One of the most common jigs for a table saw is definitely the crosscut sled. It allows you to make accurate and safe crosscuts for boards or panels wider than even most sliding miters saws can cut. There are literally a million different designs and styles of crosscut sleds that can be found with just a quick internet search. But basically it is a board that has two runners that ride in your table saw’s miter slots and has a fence which allows you to make accurate cuts. This jig like most jigs needs to be customized to fit your specific tool. The measurements here are what I used so it fit my table saw.
I start off by cutting down a piece of 3/4 plywood to the size of the top of my table saw. My saw top is roughly 40 1/2 inches by 27 inches. You can use 1/2 plywood or MDF (Medium Density Fiberboard) also but I picked to use what I had on hand. I used my track saw to rough cut a piece that was a manageable size and then cut it to final length and width on the table saw.
Once I had my plywood cut down to size it was time to make the hardwood runners that would slide in the miter slots. It is best to use some kind of stable hardwood so that your sled will be and retain its accuracy and how smooth it rides in the miter slots. I am making my runners out of oak I had left from a previous project. I cut them to length first on the miter saw.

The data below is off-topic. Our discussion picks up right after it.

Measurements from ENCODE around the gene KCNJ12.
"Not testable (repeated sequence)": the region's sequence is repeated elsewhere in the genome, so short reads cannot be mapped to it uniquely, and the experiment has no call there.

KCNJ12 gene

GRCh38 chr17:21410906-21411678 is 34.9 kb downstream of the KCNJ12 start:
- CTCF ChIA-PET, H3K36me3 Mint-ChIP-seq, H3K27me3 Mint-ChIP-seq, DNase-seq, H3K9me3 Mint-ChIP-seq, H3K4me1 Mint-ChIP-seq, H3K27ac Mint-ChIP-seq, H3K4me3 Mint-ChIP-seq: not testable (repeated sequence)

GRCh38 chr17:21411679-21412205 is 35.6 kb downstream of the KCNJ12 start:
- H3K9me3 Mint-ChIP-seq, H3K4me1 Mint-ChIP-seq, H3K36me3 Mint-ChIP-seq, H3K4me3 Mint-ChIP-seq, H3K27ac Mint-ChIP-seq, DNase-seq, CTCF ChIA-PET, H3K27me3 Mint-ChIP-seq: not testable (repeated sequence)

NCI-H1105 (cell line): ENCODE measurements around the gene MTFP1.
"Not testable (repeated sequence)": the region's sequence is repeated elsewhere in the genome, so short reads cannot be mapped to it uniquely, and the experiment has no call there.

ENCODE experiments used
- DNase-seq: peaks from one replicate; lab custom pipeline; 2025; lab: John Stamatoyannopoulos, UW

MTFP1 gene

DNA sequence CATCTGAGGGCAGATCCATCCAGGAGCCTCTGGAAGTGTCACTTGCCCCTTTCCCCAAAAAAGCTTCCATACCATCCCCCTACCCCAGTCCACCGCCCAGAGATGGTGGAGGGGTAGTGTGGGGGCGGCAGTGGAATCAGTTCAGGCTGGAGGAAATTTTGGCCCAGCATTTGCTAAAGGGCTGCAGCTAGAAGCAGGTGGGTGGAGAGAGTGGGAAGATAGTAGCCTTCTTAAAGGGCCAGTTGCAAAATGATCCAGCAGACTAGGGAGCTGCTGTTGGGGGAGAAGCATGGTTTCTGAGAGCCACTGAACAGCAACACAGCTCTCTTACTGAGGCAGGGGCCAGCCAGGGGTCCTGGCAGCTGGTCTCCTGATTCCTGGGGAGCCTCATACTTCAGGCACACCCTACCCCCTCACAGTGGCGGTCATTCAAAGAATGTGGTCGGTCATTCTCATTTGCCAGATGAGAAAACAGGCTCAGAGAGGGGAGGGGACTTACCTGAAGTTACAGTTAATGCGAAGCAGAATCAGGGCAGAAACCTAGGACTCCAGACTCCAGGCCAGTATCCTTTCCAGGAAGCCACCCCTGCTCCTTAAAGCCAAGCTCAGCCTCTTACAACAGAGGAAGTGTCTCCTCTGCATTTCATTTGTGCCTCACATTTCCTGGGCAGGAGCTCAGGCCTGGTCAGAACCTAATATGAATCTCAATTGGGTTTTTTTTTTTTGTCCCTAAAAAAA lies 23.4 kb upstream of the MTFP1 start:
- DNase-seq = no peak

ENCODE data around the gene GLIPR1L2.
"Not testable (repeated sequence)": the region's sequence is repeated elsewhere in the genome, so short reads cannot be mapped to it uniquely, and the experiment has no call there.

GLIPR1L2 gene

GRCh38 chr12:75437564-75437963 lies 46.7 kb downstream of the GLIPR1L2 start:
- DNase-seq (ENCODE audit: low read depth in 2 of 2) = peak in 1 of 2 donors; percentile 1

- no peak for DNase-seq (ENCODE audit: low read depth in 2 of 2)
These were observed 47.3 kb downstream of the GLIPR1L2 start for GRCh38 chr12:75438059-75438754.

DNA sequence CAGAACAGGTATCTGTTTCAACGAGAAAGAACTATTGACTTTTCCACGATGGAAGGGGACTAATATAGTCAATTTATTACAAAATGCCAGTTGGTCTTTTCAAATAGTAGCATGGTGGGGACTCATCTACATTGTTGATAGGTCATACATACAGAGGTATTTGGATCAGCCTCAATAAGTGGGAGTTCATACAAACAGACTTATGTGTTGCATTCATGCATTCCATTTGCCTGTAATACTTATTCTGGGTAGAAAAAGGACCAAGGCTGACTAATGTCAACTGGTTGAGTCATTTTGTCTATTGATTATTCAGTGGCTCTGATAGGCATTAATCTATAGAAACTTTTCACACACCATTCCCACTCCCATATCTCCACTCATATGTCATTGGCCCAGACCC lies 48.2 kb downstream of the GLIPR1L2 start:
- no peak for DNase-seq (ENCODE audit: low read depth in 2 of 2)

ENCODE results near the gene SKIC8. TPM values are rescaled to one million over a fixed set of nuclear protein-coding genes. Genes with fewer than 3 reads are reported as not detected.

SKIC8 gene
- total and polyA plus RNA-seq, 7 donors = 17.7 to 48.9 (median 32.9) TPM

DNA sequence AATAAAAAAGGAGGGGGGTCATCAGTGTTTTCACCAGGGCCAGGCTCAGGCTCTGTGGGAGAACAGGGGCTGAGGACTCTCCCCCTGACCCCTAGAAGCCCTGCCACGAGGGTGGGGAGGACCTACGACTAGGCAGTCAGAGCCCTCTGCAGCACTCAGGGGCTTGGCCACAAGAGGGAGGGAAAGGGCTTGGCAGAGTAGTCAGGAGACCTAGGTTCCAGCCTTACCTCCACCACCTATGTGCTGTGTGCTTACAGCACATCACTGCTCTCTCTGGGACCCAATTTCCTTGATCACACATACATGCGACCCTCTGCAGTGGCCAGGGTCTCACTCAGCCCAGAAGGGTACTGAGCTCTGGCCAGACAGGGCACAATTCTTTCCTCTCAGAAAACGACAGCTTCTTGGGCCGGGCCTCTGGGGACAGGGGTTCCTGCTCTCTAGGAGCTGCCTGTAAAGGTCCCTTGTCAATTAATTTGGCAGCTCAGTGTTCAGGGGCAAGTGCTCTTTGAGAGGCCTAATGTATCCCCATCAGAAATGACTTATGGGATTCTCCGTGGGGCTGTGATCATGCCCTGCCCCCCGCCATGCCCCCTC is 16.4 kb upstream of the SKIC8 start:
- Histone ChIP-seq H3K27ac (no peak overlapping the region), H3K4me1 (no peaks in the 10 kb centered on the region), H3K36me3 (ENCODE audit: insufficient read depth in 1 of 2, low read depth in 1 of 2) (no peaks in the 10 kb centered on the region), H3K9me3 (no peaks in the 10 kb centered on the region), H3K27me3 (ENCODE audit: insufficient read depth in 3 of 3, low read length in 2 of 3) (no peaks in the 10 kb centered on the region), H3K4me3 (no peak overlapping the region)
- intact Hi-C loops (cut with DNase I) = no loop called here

It is important to have your runners as accurate as possible and to do this I take it over to the jointer to joint one face and edge of the board.
Once the board is jointed and I have to edges that are 90 degree of each other I prepare to cut them to their final height and width on the table saw. But before I do that I get my digital caliper out and get the measurements of my miter slots.
Next I cut the board to width to perfectly fit in the miter slot. It is safer to creep towards that perfect cut than to try and get it right on the first cut… don’t ask me how I know this.
Once it perfectly fits in the miter slots I will cut it to the depth of the slots. Both runners will be cut from this one piece of oak.
Once both runners are finished it is time to attach them to the base. I like to put a couple washers in the miter slots to lift the runners up just a little about the top of the table of the saw to help with the alignment and ensuring a good tight glue up. I then place the runners in the miter slots setting on top of the washers and align them with the front of the saw.
It is now time to glue the base to the runners. I use a small bead of wood glue along the entire length of both runners.
I then place the base onto the top of the runners and line it up with the table top. This is one way why I made my sled the same dimensions as my table saw top. The closer you get this to being perfectly aligned now will make it easier later one when we go to line up the fence.
Once you are satisfied that you have everything lined up it is time to apply some pressure and let the glue dry. One thing I seem to have plenty of in the shop is paint cans so I put them to good use.
Once the glue dries I drill and countersink some holes along the underside of the runners to give them some additional strength. Make sure you countersink them below the surface of the runner so they don’t scratch up your miter slots.
Now that the base is together you can set it back on the table saw and raise the blade to come through the base. Do not cut it the entire length of the sled yet until you attach both fences. This is just to help later when you go to align the fences.